Things get a little more jarring when you read this on their site: “We seek to make eating and meeting for a gelato and a coffee a social occasion for all seasons.” It gives me no pleasure to say this but the reality is a little disappointing. Its a shame, because were atmosphere something a little more appropriate and accessible for an Italian gelato place and a lot quieter this would have been a home run of a visit. Because what they serve here is incredible.
How much gelato is too much gelato? Let’s find out!
These guys clearly know their stuff, its organic and surprisingly a lot of it is vegan. Slowly churned and kept frosty cold. The gelato comes in different sizes of cups and cones and sizes mean you can get scoops of different flavours. As soon as you walk in you have a gold rush counter full of flavours, ranging from plain vanilla to dark chocolate and chilli with fruits and exclusive mixes along the way. Their caramel & pistachio flavour won an award in 2015, the Certificate of Excellent Eating is hung on the wall.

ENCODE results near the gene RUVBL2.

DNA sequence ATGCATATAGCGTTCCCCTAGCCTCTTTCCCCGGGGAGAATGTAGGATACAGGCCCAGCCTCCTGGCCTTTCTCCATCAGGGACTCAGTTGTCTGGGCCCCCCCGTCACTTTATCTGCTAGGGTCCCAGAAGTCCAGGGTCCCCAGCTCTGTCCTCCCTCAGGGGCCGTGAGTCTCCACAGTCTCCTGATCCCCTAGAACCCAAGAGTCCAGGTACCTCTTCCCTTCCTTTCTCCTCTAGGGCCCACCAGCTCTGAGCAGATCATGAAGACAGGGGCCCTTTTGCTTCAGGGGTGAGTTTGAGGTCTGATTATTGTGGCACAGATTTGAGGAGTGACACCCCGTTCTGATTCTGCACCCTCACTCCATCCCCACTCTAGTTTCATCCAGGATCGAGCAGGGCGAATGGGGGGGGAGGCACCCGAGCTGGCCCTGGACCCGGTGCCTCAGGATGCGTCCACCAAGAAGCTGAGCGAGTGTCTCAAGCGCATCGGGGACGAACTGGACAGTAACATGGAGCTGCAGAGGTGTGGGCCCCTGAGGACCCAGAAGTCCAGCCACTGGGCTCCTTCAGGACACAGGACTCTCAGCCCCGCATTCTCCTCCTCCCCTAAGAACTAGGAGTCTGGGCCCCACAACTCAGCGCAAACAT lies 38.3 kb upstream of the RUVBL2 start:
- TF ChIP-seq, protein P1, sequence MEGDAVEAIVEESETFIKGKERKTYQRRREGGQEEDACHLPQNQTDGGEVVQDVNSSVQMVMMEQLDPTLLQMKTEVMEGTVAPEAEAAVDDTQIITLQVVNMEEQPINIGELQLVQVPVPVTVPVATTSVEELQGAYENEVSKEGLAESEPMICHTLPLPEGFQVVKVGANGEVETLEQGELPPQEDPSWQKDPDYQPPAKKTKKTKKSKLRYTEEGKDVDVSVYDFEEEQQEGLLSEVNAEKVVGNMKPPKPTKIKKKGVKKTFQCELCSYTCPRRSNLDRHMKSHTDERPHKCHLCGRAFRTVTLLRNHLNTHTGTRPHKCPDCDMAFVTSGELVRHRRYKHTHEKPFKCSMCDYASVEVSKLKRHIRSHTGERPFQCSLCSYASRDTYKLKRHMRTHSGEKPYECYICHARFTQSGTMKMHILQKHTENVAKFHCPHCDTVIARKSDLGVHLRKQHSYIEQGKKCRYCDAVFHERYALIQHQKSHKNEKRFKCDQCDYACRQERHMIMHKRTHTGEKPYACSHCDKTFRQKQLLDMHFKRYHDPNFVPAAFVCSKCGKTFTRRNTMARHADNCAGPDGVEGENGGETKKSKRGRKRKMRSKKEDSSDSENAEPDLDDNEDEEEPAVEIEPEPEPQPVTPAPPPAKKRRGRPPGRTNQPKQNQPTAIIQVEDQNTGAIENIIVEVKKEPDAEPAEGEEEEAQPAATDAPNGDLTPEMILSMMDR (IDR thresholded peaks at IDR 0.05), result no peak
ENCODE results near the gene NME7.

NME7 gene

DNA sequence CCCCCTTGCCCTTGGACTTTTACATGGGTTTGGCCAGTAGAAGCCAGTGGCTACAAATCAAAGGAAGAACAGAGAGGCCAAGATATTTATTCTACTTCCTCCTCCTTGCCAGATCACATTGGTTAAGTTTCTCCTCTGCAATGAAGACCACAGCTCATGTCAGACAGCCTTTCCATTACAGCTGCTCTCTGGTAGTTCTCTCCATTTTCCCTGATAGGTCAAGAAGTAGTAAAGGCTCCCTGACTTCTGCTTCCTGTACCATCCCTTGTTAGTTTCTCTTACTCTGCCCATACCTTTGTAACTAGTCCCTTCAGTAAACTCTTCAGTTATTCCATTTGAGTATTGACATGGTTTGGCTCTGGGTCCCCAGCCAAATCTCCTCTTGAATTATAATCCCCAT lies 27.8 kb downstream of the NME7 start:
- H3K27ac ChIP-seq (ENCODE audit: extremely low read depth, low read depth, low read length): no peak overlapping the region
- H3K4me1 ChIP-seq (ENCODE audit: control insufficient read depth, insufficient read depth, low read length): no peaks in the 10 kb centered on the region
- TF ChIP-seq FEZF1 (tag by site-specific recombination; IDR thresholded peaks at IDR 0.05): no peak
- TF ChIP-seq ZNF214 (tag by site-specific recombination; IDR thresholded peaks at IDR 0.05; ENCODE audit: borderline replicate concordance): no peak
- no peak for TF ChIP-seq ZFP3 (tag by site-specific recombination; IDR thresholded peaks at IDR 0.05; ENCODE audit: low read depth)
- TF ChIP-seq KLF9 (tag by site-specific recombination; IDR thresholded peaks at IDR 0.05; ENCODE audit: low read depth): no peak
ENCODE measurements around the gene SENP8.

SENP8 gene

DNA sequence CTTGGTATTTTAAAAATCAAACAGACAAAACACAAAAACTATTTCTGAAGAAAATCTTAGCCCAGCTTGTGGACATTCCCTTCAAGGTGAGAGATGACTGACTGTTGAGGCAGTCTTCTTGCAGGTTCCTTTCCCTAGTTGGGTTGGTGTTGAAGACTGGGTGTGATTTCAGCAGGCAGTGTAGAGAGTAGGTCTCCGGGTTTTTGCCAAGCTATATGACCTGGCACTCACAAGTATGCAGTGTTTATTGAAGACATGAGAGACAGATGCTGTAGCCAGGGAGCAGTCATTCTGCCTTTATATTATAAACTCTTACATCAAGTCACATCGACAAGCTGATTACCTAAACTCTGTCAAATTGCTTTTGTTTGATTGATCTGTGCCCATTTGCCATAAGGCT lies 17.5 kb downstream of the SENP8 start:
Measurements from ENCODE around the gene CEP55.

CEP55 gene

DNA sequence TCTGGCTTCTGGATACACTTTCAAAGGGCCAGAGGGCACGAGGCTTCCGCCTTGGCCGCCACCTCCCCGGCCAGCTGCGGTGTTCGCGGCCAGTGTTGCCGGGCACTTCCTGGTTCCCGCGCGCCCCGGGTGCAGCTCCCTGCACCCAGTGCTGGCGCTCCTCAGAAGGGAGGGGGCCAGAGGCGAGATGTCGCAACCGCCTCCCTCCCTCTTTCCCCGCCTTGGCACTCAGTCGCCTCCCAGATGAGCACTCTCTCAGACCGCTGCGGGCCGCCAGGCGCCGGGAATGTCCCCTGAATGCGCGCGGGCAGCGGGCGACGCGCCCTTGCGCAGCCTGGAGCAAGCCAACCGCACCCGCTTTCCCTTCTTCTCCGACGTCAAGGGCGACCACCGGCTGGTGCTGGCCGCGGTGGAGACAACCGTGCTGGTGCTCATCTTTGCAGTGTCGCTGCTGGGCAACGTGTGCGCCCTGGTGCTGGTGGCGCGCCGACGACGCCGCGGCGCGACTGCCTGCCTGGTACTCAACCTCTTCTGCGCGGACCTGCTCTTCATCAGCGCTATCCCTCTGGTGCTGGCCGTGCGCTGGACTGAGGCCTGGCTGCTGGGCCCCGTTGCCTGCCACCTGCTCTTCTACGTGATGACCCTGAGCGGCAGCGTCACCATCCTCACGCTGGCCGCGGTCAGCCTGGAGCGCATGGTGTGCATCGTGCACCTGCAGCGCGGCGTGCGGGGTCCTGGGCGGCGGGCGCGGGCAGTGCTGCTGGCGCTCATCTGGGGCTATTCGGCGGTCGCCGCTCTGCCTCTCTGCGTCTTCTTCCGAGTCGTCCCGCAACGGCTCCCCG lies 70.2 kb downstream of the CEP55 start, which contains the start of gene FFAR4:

My first order wasn’t heard clearly (can’t imagine why) but eventually we pay for a large cup of basil & chilli with sour cherry. There was confusion at the till about how many flavours and if the drink and ice cream are two separate transactions. So we sit and lurch over a stool and pick at cold, delicious gelato on a hot day. And then I get asked whether it was a large or medium by the guy on till, because they charged for a medium so had to hand over more money. It would be easy to be forgiving but these issues are so elephant-in-the-room-blatant and easy to fix its kinda funny that they can just try and soldier on through rather than just turning down the music. It gives the impression the DJ is mandatory management. So its more tempting to ride this through rather than say anything. Perhaps John Cleese trips over Manuel for an encore.
Sweet – Anyways, onto the ice cream.